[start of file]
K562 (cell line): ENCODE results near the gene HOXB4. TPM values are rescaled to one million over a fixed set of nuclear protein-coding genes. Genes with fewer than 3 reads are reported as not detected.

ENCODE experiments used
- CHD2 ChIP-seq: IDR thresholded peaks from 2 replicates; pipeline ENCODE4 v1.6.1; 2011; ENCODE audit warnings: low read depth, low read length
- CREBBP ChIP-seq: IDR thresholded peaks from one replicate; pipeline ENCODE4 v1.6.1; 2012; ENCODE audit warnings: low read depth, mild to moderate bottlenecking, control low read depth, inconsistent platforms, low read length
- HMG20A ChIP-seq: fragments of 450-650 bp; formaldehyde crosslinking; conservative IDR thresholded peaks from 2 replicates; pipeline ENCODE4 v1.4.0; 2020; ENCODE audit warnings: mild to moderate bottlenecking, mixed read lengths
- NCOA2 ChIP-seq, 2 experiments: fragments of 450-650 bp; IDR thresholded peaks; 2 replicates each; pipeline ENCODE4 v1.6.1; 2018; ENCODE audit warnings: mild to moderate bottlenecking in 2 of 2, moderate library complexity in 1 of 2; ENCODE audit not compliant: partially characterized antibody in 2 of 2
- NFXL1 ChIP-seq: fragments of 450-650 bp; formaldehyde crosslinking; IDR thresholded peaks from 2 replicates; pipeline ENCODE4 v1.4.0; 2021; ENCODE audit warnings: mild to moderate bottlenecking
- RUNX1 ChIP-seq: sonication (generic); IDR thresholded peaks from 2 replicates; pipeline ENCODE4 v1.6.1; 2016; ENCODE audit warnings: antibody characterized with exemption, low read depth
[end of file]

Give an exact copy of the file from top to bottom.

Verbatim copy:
K562 (cell line): ENCODE results near the gene HOXB4. TPM values are rescaled to one million over a fixed set of nuclear protein-coding genes. Genes with fewer than 3 reads are reported as not detected.

ENCODE experiments used
- CHD2 ChIP-seq: IDR thresholded peaks from 2 replicates; pipeline ENCODE4 v1.6.1; 2011; ENCODE audit warnings: low read depth, low read length
- CREBBP ChIP-seq: IDR thresholded peaks from one replicate; pipeline ENCODE4 v1.6.1; 2012; ENCODE audit warnings: low read depth, mild to moderate bottlenecking, control low read depth, inconsistent platforms, low read length
- HMG20A ChIP-seq: fragments of 450-650 bp; formaldehyde crosslinking; conservative IDR thresholded peaks from 2 replicates; pipeline ENCODE4 v1.4.0; 2020; ENCODE audit warnings: mild to moderate bottlenecking, mixed read lengths
- NCOA2 ChIP-seq, 2 experiments: fragments of 450-650 bp; IDR thresholded peaks; 2 replicates each; pipeline ENCODE4 v1.6.1; 2018; ENCODE audit warnings: mild to moderate bottlenecking in 2 of 2, moderate library complexity in 1 of 2; ENCODE audit not compliant: partially characterized antibody in 2 of 2
- NFXL1 ChIP-seq: fragments of 450-650 bp; formaldehyde crosslinking; IDR thresholded peaks from 2 replicates; pipeline ENCODE4 v1.4.0; 2021; ENCODE audit warnings: mild to moderate bottlenecking
- RUNX1 ChIP-seq: sonication (generic); IDR thresholded peaks from 2 replicates; pipeline ENCODE4 v1.6.1; 2016; ENCODE audit warnings: antibody characterized with exemption, low read depth